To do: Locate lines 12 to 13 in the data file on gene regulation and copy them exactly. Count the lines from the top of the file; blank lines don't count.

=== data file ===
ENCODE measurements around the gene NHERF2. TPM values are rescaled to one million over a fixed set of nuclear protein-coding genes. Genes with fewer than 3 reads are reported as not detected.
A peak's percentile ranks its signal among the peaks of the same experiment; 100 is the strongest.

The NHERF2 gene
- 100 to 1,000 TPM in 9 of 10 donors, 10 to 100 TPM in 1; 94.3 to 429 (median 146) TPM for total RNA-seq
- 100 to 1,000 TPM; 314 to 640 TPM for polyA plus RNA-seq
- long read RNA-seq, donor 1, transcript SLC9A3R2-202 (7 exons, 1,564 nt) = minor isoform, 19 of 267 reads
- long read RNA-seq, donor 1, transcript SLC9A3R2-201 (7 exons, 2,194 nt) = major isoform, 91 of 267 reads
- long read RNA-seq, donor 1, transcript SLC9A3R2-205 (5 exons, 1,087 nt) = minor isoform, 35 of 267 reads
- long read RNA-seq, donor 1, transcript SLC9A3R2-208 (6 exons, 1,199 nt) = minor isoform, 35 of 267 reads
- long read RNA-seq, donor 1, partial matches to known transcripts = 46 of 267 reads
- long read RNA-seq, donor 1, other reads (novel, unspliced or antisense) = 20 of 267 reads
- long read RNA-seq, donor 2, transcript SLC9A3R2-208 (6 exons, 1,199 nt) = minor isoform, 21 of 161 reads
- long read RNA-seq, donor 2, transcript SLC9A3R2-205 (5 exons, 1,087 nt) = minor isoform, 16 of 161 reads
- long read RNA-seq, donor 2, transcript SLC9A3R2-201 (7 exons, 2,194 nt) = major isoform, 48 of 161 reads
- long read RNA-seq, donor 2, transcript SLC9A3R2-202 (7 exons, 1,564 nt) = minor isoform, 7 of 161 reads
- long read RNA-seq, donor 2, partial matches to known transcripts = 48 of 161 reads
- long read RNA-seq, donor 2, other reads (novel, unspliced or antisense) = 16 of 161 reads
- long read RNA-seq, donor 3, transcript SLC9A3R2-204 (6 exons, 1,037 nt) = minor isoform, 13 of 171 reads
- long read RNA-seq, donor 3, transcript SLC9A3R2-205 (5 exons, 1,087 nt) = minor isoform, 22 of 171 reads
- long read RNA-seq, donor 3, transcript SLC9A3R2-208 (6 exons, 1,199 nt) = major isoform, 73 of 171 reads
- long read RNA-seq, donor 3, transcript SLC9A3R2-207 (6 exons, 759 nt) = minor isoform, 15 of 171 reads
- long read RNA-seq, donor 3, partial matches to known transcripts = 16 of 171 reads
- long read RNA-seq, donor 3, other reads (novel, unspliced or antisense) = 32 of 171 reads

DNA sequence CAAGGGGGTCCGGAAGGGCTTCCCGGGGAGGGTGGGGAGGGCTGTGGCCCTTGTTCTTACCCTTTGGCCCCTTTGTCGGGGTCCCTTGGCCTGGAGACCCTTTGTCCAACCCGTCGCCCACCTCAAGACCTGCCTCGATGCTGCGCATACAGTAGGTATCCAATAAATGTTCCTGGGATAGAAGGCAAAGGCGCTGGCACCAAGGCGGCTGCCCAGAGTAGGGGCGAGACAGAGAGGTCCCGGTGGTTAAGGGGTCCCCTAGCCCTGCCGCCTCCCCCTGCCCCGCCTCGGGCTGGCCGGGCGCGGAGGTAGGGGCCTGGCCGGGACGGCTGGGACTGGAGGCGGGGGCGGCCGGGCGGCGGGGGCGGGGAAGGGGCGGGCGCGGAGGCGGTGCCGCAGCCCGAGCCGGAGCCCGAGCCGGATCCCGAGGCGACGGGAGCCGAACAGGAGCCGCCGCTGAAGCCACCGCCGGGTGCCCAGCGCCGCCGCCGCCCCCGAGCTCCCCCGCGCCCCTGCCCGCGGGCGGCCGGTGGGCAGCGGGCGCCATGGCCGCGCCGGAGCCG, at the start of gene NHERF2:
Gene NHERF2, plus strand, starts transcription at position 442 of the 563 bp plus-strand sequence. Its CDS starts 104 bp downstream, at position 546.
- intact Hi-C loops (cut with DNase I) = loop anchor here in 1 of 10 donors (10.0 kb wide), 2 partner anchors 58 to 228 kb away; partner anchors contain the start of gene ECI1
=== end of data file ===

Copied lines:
- long read RNA-seq, donor 2, transcript SLC9A3R2-208 (6 exons, 1,199 nt) = minor isoform, 21 of 161 reads
- long read RNA-seq, donor 2, transcript SLC9A3R2-205 (5 exons, 1,087 nt) = minor isoform, 16 of 161 reads